Auditors Are Concerned About Ted Baker (LON:TED)

The harsh reality for Ted Baker Plc (LON:TED) shareholders is that its auditors, KPMG LLP – Klynveld Peat Marwick Goerdeler, expressed doubts about its ability to continue as a going concern, in its reported results to January 2020. It is therefore fair to assume that, based on those financials, the company should strengthen its balance sheet in the short term, perhaps by issuing shares.

Since the company probably needs cash fairly quickly, it may be in a position where it has to accept whatever terms it can get. So current risks on the balance sheet could have a big impact on how shareholders fare from here. The big consideration is whether it can repay its debt, since in the worst case scenario, creditors could force the company to bankruptcy.

See our latest analysis for Ted Baker

What Is Ted Baker’s Net Debt?

As you can see below, at the end of January 2020, Ted Baker had UK£180.1m of debt, up from UK£138.5m a year ago. Click the image for more detail. However, it does have UK£52.9m in cash offsetting this, leading to net debt of about UK£127.2m.

LSE:TED Historical Debt June 10th 2020
LSE:TED Historical Debt June 10th 2020

A Look At Ted Baker’s Liabilities

According to the last reported balance sheet, Ted Baker had liabilities of UK£316.8m due within 12 months, and liabilities of UK£135.5m due beyond 12 months. Offsetting these obligations, it had cash of UK£52.9m as well as receivables valued at UK£55.2m due within 12 months. So its liabilities outweigh the sum of its cash and (near-term) receivables by UK£344.2m.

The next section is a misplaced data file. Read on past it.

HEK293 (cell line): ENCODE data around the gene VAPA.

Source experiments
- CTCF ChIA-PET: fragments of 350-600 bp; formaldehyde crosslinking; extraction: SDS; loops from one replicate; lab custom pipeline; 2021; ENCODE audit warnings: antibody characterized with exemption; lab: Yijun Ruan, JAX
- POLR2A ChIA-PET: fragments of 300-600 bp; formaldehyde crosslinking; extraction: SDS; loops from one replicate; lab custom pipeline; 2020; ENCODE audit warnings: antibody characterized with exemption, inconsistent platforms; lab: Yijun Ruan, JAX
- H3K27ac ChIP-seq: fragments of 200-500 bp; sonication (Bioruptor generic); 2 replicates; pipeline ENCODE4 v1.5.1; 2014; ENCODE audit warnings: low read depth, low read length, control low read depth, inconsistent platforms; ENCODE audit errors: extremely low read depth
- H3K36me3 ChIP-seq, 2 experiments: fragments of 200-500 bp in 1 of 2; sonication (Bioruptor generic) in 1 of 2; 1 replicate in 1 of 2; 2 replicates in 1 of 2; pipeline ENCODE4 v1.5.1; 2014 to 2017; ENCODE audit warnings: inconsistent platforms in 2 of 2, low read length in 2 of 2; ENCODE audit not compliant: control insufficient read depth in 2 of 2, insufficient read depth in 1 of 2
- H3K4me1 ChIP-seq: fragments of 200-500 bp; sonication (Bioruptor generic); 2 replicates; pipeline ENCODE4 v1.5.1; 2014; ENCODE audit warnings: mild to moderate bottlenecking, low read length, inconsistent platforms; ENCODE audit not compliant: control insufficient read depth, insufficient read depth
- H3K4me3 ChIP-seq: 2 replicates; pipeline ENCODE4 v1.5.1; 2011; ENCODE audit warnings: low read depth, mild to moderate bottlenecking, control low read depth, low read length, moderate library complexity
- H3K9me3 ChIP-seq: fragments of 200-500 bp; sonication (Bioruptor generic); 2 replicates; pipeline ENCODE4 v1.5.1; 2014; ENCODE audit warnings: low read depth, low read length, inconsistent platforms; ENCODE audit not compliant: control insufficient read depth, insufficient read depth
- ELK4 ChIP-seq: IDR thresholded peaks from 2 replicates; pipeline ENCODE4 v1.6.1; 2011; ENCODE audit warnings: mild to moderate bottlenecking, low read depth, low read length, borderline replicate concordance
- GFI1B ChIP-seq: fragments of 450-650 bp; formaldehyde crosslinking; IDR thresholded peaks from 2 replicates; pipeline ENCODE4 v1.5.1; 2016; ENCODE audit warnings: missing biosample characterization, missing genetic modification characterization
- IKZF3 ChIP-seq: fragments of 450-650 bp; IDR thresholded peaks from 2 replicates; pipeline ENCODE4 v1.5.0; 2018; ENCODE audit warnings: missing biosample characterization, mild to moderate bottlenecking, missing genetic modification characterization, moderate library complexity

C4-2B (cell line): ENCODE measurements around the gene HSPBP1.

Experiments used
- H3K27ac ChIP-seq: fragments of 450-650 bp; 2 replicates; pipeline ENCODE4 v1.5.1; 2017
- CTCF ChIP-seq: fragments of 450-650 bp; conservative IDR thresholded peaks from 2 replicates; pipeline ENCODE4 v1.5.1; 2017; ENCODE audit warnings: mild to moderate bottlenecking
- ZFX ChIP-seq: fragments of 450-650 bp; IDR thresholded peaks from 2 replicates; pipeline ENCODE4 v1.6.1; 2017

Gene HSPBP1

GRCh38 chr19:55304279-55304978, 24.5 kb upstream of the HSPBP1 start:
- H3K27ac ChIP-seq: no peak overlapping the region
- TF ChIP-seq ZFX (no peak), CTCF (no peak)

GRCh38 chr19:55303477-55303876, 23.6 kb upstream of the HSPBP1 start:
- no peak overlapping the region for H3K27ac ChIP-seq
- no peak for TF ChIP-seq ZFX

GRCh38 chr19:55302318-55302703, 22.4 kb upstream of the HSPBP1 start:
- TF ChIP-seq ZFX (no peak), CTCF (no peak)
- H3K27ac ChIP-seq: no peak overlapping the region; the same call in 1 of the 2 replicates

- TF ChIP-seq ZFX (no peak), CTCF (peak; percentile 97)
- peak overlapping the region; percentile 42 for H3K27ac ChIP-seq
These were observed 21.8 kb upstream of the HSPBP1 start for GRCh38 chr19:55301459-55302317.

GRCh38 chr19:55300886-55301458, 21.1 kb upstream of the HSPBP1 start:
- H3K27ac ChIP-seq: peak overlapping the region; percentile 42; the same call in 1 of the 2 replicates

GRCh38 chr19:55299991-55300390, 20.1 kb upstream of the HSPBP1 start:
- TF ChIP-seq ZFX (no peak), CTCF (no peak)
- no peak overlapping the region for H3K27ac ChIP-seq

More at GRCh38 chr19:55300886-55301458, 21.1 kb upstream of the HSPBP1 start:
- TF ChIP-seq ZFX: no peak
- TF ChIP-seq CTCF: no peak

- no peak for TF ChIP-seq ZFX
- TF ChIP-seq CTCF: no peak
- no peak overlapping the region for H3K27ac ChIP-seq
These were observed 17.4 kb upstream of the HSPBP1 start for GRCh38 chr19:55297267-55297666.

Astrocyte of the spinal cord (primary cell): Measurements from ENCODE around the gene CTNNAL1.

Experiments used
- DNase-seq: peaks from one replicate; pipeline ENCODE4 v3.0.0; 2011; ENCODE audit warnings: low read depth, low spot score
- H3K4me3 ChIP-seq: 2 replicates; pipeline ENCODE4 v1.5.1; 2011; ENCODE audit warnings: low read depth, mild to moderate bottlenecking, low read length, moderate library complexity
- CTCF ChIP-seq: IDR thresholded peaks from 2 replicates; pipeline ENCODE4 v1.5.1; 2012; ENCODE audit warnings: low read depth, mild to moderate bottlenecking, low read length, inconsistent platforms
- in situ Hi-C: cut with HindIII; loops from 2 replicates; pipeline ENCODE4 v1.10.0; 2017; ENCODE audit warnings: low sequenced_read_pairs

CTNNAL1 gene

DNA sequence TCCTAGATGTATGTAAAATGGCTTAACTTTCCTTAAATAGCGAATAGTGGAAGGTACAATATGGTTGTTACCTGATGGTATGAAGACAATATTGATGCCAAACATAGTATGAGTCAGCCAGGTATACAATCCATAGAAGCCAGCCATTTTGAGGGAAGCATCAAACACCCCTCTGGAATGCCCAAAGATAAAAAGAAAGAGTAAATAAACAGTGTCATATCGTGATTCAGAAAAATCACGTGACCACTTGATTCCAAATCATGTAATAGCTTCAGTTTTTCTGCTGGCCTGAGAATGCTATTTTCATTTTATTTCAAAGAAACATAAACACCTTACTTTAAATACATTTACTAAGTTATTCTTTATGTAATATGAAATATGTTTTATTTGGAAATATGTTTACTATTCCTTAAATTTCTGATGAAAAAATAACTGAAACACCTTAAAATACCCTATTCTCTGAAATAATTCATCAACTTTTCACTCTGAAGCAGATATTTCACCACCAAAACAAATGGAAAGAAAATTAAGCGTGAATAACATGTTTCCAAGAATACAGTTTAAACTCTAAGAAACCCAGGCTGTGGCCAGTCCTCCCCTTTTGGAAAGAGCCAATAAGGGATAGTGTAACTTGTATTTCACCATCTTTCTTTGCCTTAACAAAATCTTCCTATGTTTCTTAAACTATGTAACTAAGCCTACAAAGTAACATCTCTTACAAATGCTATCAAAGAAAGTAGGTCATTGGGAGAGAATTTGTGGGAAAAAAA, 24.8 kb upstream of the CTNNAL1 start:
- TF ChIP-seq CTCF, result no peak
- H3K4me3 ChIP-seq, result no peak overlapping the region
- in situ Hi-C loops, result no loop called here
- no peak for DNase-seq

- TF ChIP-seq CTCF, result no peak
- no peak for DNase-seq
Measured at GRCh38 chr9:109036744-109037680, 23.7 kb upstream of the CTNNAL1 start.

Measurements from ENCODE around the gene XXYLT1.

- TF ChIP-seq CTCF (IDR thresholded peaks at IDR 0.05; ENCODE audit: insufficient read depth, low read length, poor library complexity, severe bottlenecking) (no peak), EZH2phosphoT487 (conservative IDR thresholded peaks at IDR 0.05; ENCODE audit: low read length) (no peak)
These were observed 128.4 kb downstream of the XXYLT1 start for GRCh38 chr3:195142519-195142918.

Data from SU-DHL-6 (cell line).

This deficit casts a shadow over the UK£66.3m company, like a colossus towering over mere mortals. So we’d watch its balance sheet closely, without a doubt. At the end of the day, Ted Baker would probably need a major re-capitalization if its creditors were to demand repayment. The balance sheet is clearly the area to focus on when you are analysing debt. But it is future earnings, more than anything, that will determine Ted Baker’s ability to maintain a healthy balance sheet going forward. So if you’re focused on the future you can check out this free report showing analyst profit forecasts.

In the last year Ted Baker’s revenue was pretty flat, and it made a negative EBIT. While that hardly impresses, its not too bad either.

Caveat Emptor

Over the last twelve months Ted Baker produced an earnings before interest and tax (EBIT) loss. Indeed, it lost a very considerable UK£41m at the EBIT level. If you consider the significant liabilities mentioned above, we are extremely wary of this investment. Of course, it may be able to improve its situation with a bit of luck and good execution. Nevertheless, we would not bet on it given that it lost UK£70m in just last twelve months, and it doesn’t have much by way of liquid assets. So while it will probably survive, we think it’s risky; we’d treat it like chicken pox and try to avoid it. We prefer to avoid a company after its auditor has expressed any uncertainty about its ability to continue as a going concern. That’s because companies should always make sure the auditor has confidence that the company will continue as a going concern, in our view. The balance sheet is clearly the area to focus on when you are analysing debt. But ultimately, every company can contain risks that exist outside of the balance sheet. Consider for instance, the ever-present spectre of investment risk. We’ve identified 4 warning signs with Ted Baker (at least 1 which doesn’t sit too well with us) , and understanding them should be part of your investment process.

When all is said and done, sometimes its easier to focus on companies that don’t even need debt. Readers can access a list of growth stocks with zero net debt 100% free, right now.

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